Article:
Development of new air vehicles (e.g., personal air vehicles, urban air taxis, etc.) have led to a proliferation of Vertical Takeoff and Landing (VTOL) vehicle concepts including electric vehicles, many of which are well-funded and are in various stages of prototype development and test. A CNBC article from March 6, 2020 noted “Another urban air mobility (UAM) study, by Frost & Sullivan, sees air taxis beginning in 2022 in Dubai and expanding with a compound annual growth rate of about 46% to more than 430,000 units in operation by 2040.” The large number of vehicles that are being designed to ferry passengers in dense urban environments will almost exclusively feature fly-by-wire flight control systems that may have advanced response-types. The processes and requirements needed to certify these disparate vehicles for operation within the National Airspace System are still emerging. To aid in the requirements and certification process, Systems Technology, Inc. (STI) under sponsorship by the FAA, is employing a mission-oriented approach to define and assess mission task elements (MTEs) that will provide a flight test certification means of compliance (MOC). MTEs have for decades been used for handling qualities flight test evaluations of military rotorcraft. For low speed and hover MTEs, however, often elaborate ground courses are required to successfully complete the evaluations. To minimize the need for specific courses, a team led by STI proposes to develop the Means of Compliance Requirements for UAM Evaluations and Ratings (MCRUER) system, a novel tablet-based cockpit display and sensor system that provides the test pilot evaluator virtual MTE courses from which to evaluate the vehicle against. Such a device will not only benefit the NASA UAM Grand Challenge program, but also VTOL flight test evaluations conducted by the manufacturers and FAA Aircraft Certification Offices.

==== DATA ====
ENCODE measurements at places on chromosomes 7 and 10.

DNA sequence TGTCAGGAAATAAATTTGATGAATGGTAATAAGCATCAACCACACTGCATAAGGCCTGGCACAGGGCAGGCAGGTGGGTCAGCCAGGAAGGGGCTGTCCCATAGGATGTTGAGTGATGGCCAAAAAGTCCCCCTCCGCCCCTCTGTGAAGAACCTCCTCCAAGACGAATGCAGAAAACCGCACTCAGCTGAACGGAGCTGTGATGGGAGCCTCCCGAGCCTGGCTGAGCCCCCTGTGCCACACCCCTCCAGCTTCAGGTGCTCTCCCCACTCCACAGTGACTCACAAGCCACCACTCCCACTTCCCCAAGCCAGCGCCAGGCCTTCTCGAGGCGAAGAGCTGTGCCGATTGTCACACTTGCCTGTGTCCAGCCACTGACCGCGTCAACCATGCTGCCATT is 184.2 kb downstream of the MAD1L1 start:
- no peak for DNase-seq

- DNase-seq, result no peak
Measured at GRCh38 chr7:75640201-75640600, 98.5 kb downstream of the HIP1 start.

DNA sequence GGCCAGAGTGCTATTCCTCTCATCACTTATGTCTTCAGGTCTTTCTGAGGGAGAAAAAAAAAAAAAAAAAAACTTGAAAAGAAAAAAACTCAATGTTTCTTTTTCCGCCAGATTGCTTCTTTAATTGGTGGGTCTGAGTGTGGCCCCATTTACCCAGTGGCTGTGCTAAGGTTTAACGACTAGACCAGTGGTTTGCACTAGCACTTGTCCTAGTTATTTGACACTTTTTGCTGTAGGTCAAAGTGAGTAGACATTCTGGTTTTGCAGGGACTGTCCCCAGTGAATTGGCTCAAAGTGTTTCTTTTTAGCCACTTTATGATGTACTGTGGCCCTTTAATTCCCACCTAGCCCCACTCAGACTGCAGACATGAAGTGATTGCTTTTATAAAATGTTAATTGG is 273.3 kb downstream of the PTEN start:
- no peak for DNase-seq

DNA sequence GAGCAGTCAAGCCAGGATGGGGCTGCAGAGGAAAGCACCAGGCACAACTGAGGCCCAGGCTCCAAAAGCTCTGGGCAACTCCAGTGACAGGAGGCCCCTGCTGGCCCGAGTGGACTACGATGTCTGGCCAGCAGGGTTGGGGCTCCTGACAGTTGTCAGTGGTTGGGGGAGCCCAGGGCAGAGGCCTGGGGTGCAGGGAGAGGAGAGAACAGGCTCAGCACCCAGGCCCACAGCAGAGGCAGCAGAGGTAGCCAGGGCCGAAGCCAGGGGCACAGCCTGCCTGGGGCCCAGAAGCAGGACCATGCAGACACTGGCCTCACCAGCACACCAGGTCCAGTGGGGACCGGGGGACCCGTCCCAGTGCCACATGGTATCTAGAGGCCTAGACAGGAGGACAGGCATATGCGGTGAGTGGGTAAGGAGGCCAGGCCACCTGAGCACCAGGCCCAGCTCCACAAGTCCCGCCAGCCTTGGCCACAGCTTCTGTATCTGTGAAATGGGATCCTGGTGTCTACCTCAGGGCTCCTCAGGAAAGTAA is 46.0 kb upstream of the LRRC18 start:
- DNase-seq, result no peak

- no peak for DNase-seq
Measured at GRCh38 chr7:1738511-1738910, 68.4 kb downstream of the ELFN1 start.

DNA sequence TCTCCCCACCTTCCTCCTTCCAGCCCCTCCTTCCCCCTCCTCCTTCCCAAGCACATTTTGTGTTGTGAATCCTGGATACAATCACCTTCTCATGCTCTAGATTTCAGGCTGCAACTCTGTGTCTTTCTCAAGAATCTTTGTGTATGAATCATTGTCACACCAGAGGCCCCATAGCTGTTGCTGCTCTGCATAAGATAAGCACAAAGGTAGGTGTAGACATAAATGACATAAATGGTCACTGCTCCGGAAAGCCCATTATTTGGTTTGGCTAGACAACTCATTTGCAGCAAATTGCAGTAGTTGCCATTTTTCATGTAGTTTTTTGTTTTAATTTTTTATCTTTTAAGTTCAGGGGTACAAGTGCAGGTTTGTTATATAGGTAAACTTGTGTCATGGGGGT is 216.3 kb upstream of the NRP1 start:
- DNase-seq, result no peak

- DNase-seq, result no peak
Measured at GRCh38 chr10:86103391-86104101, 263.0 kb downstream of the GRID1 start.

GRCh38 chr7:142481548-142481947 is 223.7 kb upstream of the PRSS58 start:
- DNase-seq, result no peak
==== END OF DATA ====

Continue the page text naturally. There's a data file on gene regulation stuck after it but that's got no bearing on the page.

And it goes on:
The MCRUER flight test system applies to several NASA projects. The technology applies directly to the ARMD Flight Demonstrations and Capabilities projects. Specifically, the MCRUER system can support the growing number of flight test activities including the UAM Grand Challenge by providing a means to easily and repeatedly perform MTE evaluations. The MCRUER system also applies to the RVLT Project, where the system supports the goal to “develop and validate tools, technologies and concepts to overcome key barriers for vertical lift vehicles.”
CNBC noted that “the autonomous urban aircraft market [is] potentially worth $1.5 trillion by 2040, according to a Morgan Stanley Research study.” There is a need for the MCRUER system to support flight evaluations and certification testing. STI has relationships regarding certification methods with several companies producing eVTOL vehicles from which a customer base will be established.